I. First evidence of other universes that exist alongside our own after scientists spot ‘cosmic bruises’ — 17 December, 2010;
II. Is our universe merely one of billions? Evidence of the existence of ‘multiverse’ revealed for the first time by cosmic map — 19 May, 2013;
I. Scientists say that they have found evidence that our universe was ‘jostled’ by other parallel universes in the distant past
The incredible claim emerged after they studied patterns in the cosmic microwave background radiation (CMB) – the after-effects of the Big Bang. They say they may have found evidence that four circular patterns found in the CMB are ‘cosmic bruises’ where our universe has crashed into other universes at least four times.
The different signatures of a bubble collision. A collision (top left) induces a temperature change in the CMB temperature map (top right). The ‘blob’ associated with the collision is identified by a large needlet response (bottom left), and the presence of an edge is determined by a large response from the edge detection algorithm (bottom right) The findings are based on the complex theory of eternal inflation for our universe. This theory holds that out universe if only one bubble in a larger cosmos and that other universes,which will have different physics to our own, all exist at the same time.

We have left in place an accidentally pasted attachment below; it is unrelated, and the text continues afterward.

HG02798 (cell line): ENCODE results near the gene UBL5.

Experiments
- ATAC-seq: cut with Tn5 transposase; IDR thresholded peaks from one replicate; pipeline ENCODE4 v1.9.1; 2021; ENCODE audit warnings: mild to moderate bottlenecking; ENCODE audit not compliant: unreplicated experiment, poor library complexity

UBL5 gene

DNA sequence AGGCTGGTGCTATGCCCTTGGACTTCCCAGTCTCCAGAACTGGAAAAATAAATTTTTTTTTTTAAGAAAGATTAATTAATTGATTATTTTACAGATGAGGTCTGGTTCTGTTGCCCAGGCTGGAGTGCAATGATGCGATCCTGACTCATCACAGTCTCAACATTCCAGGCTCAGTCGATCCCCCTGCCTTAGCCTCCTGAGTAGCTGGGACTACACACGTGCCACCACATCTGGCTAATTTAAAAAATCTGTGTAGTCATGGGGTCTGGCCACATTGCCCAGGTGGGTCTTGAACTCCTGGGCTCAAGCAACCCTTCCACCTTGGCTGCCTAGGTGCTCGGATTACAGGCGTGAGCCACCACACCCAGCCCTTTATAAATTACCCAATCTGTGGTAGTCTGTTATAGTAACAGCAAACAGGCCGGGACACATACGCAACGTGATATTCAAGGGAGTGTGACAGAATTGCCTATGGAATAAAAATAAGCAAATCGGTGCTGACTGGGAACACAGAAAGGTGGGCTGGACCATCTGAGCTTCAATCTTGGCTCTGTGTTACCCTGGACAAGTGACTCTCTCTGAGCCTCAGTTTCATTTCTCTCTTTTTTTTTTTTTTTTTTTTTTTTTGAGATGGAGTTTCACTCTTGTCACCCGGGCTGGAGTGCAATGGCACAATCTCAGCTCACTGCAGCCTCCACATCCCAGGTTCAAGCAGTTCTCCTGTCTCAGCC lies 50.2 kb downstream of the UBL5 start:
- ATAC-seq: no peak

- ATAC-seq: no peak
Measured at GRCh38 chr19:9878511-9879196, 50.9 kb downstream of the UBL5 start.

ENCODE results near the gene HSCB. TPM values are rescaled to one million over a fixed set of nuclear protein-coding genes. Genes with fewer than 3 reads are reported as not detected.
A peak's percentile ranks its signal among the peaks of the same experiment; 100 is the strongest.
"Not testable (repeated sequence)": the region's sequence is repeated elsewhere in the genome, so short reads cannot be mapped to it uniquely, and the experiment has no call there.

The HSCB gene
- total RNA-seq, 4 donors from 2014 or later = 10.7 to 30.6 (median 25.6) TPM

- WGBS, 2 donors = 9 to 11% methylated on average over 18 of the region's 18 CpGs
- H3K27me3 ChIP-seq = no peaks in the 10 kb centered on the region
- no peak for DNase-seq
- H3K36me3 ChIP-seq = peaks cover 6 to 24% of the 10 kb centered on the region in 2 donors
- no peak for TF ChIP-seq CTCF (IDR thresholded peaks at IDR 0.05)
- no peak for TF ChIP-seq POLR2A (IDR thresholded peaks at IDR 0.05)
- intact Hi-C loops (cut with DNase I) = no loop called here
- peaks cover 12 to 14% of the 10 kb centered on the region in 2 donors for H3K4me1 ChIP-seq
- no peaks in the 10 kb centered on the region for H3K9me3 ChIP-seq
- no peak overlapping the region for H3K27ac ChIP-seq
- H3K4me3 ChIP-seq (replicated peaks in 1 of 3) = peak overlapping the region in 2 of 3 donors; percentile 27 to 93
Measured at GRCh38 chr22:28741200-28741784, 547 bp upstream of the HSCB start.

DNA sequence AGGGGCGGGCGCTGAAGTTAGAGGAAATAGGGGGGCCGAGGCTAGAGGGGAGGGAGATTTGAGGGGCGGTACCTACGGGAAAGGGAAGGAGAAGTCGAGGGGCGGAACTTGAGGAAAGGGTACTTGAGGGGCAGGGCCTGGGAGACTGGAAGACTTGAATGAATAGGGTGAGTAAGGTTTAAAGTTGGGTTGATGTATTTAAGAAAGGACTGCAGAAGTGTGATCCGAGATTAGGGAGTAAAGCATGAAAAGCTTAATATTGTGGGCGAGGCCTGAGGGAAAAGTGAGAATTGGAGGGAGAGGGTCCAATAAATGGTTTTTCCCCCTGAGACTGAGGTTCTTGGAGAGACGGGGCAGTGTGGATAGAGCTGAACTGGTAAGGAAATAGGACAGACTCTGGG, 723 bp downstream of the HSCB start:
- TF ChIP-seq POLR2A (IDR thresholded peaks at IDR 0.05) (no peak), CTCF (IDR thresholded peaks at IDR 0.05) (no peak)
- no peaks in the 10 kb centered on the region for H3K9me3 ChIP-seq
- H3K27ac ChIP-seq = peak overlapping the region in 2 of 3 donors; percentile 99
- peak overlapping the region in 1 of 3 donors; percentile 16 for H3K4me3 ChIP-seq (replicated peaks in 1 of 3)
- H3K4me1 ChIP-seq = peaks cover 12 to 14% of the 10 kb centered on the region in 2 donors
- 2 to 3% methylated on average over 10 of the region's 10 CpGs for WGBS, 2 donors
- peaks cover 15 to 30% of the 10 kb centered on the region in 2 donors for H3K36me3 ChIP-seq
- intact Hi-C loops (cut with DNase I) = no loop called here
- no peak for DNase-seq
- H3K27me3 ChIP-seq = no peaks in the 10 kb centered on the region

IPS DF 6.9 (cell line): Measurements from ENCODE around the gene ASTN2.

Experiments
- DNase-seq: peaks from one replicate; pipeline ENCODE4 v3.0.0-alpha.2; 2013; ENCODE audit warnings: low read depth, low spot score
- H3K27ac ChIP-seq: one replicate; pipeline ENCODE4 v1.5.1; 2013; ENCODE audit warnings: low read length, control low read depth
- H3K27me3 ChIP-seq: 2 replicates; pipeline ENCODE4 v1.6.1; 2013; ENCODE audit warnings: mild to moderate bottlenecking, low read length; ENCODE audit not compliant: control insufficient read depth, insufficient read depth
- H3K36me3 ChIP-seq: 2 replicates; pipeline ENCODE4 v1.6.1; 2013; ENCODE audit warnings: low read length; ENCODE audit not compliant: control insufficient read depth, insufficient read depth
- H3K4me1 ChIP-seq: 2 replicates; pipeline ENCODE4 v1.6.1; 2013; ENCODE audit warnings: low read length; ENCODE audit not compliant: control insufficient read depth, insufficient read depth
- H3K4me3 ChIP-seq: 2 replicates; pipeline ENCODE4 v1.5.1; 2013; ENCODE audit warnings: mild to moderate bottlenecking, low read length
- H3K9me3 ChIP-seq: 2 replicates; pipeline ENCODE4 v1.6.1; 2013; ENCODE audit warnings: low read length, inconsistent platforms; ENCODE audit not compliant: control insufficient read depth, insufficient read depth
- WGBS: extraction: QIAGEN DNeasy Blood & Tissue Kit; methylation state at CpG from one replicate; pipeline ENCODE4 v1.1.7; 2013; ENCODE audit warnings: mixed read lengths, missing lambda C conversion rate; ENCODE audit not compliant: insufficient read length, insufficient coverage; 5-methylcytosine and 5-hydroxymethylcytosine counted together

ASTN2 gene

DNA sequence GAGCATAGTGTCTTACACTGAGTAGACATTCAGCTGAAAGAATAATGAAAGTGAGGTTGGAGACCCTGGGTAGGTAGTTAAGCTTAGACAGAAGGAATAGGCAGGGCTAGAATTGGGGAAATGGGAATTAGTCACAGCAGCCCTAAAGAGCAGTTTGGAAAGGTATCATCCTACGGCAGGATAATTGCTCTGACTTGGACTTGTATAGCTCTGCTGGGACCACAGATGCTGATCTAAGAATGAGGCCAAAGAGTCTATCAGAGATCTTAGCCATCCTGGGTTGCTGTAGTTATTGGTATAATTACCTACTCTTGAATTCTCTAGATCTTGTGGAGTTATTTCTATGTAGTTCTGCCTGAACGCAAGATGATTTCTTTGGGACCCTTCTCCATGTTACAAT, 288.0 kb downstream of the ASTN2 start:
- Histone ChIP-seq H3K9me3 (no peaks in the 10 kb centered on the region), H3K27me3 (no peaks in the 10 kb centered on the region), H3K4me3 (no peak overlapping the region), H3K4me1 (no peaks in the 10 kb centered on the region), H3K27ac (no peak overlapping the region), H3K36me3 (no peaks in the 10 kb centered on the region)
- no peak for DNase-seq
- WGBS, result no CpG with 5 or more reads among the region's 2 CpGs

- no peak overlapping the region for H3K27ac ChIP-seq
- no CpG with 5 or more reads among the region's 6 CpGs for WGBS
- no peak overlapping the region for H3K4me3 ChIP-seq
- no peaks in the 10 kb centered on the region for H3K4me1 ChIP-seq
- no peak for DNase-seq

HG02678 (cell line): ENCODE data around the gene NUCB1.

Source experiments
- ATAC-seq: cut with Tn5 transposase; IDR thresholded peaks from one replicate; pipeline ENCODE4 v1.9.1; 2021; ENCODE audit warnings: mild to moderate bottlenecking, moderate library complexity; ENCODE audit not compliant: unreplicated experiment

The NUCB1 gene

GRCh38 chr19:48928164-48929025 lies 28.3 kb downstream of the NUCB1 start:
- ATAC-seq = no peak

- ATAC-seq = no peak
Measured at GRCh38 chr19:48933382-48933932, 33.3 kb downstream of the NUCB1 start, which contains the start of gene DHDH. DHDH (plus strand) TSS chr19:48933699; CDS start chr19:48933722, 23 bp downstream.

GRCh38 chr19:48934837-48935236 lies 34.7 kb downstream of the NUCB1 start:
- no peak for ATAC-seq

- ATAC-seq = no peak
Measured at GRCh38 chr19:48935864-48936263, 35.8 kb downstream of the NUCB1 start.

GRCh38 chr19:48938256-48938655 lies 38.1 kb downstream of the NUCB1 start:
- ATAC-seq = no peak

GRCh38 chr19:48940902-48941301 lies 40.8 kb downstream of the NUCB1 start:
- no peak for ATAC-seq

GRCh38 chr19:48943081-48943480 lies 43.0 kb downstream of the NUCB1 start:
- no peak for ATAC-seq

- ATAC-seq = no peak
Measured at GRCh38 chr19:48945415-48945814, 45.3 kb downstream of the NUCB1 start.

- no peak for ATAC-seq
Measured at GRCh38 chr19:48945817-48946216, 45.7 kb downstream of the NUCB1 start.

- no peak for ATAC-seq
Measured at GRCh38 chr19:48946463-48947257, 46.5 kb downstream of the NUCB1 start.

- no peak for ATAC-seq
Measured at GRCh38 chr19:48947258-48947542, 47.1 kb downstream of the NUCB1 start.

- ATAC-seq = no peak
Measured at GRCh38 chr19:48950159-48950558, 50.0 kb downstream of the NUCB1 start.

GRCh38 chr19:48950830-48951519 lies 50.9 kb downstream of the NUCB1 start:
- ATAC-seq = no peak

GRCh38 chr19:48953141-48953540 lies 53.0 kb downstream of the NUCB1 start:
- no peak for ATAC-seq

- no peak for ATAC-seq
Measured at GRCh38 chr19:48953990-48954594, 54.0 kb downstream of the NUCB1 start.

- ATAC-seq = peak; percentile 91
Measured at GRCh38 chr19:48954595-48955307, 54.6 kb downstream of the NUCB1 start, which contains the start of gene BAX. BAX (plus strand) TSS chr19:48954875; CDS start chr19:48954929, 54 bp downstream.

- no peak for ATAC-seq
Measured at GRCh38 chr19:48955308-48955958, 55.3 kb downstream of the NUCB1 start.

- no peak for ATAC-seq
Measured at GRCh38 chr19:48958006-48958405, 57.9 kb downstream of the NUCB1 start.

This is also know as the the multiverse theory. Where these universe bubbles crash against each other they leave signature traces in the background radiation, some scientists believe.
The findings, by Stephen Feeney from the Department of Physics and Astronomy at University College London, are likely to be controversial. A number of cosmologists have already written in response to the paper that it is too easy to jump to conclusions about what can be seen in the CMB.
The team behind the paper accept that ‘it is rather easy to find all sorts of statistically unlikely properties in a large dataset like the CMB’. But they add: ‘If a bubble collision is verified by future data, then we will gain an insight not only into our own universe but a multiverse beyond.’
The paper, published online yesterday, comes just a month after a similar study of the background radiation claimed to have discovered evidence that the universe existed before the Big Bang. Most scientists believe the universe was created in the Big Bang around 13.7 billion years ago. Stars and galaxies started to form around 300 million years later. Our Sun was born around five billion years ago, while life first appeared on the Earth around 3.7 billion years ago.
The CMB dates back to 300,000 years after the Big Bang and has now cooled to around -270 degrees Celsius.
A map of the cosmic background radiation (CMB) in the universe with circles which may signify events that took place before the Big Bang A paper posted online on the website arXiv.org by respected scientists Professor Roger Penrose from Oxford University and Professor Vahe Gurzadyan from Yerevan State University, Armenia, suggested the universe could be much older han previously thought. Penrose and Gurzadyan argue that evidence unearthed by Nasa’s Wilkinson Microwave Anisotophy Probe in the CMB shows imprints in the radiation that are older than the Big Bang.